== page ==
Middle Tennessee Medical Center opened in 1927 as Rutherford Hospital. The historic building was demolished last year to make the plot more attractive to buyers.
MTSU’s footprint will extend into downtown Murfreesboro with the university’s planned acquision of former site of Middle Tennessee Medical Center.
The university announced the plan at a press conference Friday that it will purchase site near downtown Murfreesboro.
MTSU will pay $11.1 million for the 17.4-acre site, which includes:
• The 115,000-square-foot Bell Street Building;
• A 143,000-square-foot parking garage with 407 parking spaces;
• Surface parking with 188 spaces;
• A large green-space area that was the site of the old main hospital building (surrounded by East Bell Street; North Highland Avenue; East Lytle Street; and North University Street.)
MTSU President Sidney A. McPhee and Gordon Ferguson, president and CEO of Middle Tennessee Medical Center, marked the pending change of ownership in a ceremony at the Bell Street Building, attended by administrators from both institutions and community leaders.
“For nearly 85 years, our two campuses anchored the east side of Murfreesboro and served for much of that time as two of the largest employers in our community,” McPhee said. “But we shared much more than proximity and size – our two organizations also share many common values.
“Today’s ceremony marks the next step in that relationship and underscores the importance we place on serving the needs of our students and the community.”
MTMC has been looking for a buyer for its old hospital site since its move into a $267 million state-of-the-art medical campus in October 2010.
Its 70-acre site on Medical Center Parkway is more than four times larger than its old location, which was where the hospital was established in 1927.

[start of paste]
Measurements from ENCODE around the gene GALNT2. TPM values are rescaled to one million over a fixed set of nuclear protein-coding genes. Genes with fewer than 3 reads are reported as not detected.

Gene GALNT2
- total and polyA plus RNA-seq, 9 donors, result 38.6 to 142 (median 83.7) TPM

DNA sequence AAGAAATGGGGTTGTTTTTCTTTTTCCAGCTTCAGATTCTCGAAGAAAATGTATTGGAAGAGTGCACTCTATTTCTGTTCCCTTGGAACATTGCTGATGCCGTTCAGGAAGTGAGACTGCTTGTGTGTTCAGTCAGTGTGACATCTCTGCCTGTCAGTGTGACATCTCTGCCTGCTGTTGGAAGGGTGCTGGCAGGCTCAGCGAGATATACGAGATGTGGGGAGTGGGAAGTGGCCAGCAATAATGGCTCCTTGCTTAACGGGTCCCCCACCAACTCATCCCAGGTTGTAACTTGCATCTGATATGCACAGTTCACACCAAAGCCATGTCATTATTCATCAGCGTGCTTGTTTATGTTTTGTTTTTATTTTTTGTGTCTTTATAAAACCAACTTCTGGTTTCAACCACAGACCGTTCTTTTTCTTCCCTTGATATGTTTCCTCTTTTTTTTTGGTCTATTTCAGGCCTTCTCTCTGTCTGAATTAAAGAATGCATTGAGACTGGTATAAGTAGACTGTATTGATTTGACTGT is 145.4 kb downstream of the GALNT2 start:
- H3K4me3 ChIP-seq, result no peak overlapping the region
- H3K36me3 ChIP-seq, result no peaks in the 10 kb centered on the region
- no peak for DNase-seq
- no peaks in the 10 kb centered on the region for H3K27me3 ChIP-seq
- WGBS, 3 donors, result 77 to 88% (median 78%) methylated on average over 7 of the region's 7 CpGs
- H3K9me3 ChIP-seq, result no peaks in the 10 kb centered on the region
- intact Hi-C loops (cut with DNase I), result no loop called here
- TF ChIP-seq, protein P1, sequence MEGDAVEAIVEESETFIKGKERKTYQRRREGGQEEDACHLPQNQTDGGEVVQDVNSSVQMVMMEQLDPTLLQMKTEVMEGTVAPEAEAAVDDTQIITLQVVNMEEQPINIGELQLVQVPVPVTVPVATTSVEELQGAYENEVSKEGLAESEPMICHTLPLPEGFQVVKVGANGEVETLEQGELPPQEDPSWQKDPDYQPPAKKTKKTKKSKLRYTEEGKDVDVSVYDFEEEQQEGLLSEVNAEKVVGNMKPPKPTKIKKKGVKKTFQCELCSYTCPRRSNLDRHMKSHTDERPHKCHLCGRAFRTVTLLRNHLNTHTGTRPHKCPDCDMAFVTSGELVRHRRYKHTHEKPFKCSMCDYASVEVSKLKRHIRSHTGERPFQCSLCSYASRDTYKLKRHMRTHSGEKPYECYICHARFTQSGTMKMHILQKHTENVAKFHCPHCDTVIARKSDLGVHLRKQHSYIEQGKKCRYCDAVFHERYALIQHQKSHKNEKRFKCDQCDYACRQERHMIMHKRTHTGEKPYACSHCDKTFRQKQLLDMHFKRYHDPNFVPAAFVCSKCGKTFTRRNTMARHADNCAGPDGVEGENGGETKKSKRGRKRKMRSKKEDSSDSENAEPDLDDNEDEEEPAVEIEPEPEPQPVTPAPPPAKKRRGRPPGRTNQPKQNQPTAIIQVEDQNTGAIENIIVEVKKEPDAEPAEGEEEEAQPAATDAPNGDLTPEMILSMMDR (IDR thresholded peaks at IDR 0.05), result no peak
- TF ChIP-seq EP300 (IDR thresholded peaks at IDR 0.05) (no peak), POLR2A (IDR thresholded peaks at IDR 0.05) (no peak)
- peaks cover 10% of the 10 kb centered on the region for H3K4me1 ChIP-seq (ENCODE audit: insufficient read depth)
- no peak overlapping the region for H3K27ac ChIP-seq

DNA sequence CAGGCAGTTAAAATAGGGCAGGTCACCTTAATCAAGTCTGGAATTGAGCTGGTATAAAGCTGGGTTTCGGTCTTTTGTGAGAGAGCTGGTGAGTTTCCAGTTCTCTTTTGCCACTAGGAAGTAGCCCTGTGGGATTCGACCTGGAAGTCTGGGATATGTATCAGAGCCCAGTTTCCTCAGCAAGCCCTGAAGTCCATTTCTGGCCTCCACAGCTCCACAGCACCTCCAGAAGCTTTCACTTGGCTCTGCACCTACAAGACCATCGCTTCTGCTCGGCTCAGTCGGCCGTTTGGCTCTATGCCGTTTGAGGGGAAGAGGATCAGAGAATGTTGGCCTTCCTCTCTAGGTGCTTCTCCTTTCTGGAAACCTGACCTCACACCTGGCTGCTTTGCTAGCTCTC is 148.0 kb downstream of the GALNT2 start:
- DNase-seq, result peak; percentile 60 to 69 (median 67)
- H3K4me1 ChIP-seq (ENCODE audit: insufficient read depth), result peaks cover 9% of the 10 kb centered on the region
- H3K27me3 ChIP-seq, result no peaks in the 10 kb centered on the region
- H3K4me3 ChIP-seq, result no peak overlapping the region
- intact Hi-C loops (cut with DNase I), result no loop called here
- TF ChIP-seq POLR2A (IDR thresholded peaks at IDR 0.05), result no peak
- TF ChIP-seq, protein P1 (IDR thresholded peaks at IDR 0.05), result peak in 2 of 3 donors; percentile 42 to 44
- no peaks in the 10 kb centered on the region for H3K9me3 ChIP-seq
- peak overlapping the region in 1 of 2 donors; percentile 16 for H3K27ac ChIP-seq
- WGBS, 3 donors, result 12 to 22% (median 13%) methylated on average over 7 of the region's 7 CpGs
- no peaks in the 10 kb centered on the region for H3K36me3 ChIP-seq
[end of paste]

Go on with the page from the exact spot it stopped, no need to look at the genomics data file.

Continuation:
“We continued a legacy of innovation and advancement at our Bell Street location, serving the community with outstanding medical care,” Ferguson said. “With the sale of this land, we pass along that legacy to our partner MTSU as they now grow and create new opportunities for our community.”
McPhee said the university will use the Bell Street Building for academic purposes.
However, he said final decisions on which units and operations will occupy the space have yet to be determined.
“Once we acquire the property, we will determine the best and most appropriate use for the facility,” McPhee said. “It will be used for academic purposes and, while we are considering several options, we have yet to make a final decision on what would be best at that location.”
University spokesman Andrew Oppmann said the Bell Street Building will require some renovations to change its usage from medical to academic.
“We will need to determine what work needs to be done and how long that work will take – all of which will factor into our decisions on how the facility will be used,” he said.
Oppmann said the university currently has no plans for the old hospital lot and that area will remain open green space for the foreseeable future.
McPhee said the university will be “good stewards of this facility and good neighbors to our community and use it to better serve our students and the people of Murfreesboro and Rutherford County.”
“We are extremely proud to have worked with Gordon and his staff, Lee (Moss, chairman of the MTMC Board of Directors) and the hospital board and the entire Saint Thomas Health Services family to make this a reality,” McPhee said.